Best Kick Drum Mics – Bass Drum Recording and Live Microphones

kick drum mic

The kick drum is quite a unique part of the drum kit, and a real challenge for both recording and live sound. In this article, we look at the best kick drum mics (also known as bass drum mics) and what makes them suitable for accurately picking up the low, boomy sound of a kick.

Every instrument you mic up will need some thought regarding which microphone you use, but not many have such a unique set of criteria as the kick drum. So what are we looking for?

  • High SPL – the microphone needs to be able to handle a lot of volume as the bass drum is one of the louder instruments you will come across. Mics without the capacity to handle this volume are likely to distort and sound unpleasant, or worse, break.
  • Bass frequency response. The microphones we mention below are great at picking up the low frequencies that the kick drum creates.
  • Durability – all drum microphones are likely to take a beating at some point in their life. This is no different, and all of the mics reviewed below are designed to be durable and hard-wearing.

Best Kick Drum Mics for Live and Recording

Certain microphones have become renowned for their ability on bass drums. Some of these we’ve mentioned also on our list of the best bass guitar mics as they handle the same frequencies. Many of the products on our list have been specifically designed for bass drums.

AKG D112

The “Egg mic” as it is often described. The AKG D112 is nothing short of iconic in the world of recording and can be found in recording studios the world over. You can buy either the D112 or the D112 mark 2, a more updated version of the same product. It has been designed specifically for bass instruments, and the kick drum falls into that category.

Designed as a large-diaphragm condenser microphone, it fits the bill due to the fact it can handle an incredible 160 dB SPL so even the loudest drummers aren’t likely to experience distortion when recording. The diaphragm has been made with a frequency response which picks up sounds even below 100 Hz, and a little boost at 4 kHz can help the sound to punch through your final mix.

The D112 is suitable for both live and studio/recording applications. Reviews are generally very positive and decades of being used in the studio have established this microphone’s legendary status. The ‘mark 2’ product even has a bass resonance chamber and a built-n hum-compensation coil which basically lowers the likelihood of any noise while recording.

This microphone is unlikely to fail you even in the most challenging audio recording settings, and as well as being the best for bass drums it is also a wonderful choice for bass guitar and even some brass instruments.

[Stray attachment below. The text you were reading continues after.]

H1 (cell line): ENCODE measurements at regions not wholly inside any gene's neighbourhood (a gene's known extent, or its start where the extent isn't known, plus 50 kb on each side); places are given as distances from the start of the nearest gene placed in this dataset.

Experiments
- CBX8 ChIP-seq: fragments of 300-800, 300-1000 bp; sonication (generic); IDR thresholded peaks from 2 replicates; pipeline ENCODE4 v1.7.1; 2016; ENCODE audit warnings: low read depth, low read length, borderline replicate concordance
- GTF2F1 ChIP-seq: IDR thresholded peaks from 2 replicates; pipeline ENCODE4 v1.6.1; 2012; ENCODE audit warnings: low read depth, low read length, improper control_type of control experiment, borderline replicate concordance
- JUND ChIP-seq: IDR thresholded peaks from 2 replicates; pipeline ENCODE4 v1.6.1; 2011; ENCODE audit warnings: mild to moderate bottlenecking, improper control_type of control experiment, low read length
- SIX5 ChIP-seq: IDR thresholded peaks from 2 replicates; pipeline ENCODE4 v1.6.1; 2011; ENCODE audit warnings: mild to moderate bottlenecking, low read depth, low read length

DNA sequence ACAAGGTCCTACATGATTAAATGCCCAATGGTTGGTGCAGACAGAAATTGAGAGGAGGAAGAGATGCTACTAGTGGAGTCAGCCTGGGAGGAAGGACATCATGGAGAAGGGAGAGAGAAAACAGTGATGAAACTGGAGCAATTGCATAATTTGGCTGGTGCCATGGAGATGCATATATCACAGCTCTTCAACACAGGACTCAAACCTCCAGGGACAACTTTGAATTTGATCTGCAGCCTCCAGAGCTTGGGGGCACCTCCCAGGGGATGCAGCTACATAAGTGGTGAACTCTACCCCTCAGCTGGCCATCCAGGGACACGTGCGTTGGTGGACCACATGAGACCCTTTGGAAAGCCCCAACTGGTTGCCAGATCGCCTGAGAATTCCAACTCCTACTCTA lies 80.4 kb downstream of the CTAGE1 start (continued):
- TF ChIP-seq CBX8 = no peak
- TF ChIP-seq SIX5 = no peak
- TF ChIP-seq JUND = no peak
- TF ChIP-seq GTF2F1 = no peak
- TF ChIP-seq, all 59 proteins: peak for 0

Shure BETA 52A Supercardioid Dynamic Kick Drum Microphone

It is very difficult to make a list of the best mics of any description and not include something made by Shure. They are a prolific manufacturer and continue to create high-quality audio products. The 52A supercardioid mic is designed specifically for kick drums, and it shows.

This high output mic is designed to give a punchy sound and functions well at even extremely high volumes due to its high SPL. The 52a as you may imagine was preceded by the Beta 52, the main difference being a redesigned tightening mechanism on the mount so you can fit it on just about any mic stand out there.

The super cardioid pickup pattern is designed to ensure that you can get high gain without any feedback and that all ambient sound is rejected. This is vital in a drum kit, as there are a lot of sounds going on.

The adaptor is designed to keep the mic in the same place even with all the movement that occurs when playing drums. The 52A is an extremely durable product designed to take a hammering both live and in the recording studio without breaking.

Other features include:

  • Frequency response that works brilliantly for bass drums and other bass instruments
  • Stand adapter designed to fit with most mic stands and boom stands.
  • Performs at sound pressure levels up to 174 dBs.
  • Hardened steel grille to deal with the inevitable abuse.
  • Shock-mounted system to avoid mechanical noise and vibration noise being picked up on the mic.

All of these features add up to a brilliant choice for recording and live performances. This isn’t the cheapest microphone, but the fact that it is so well built means it should last a long time and not succumb to wear and tear. Due to the many years of use you should get out of the Shure Beta 52A, it actually offers great value.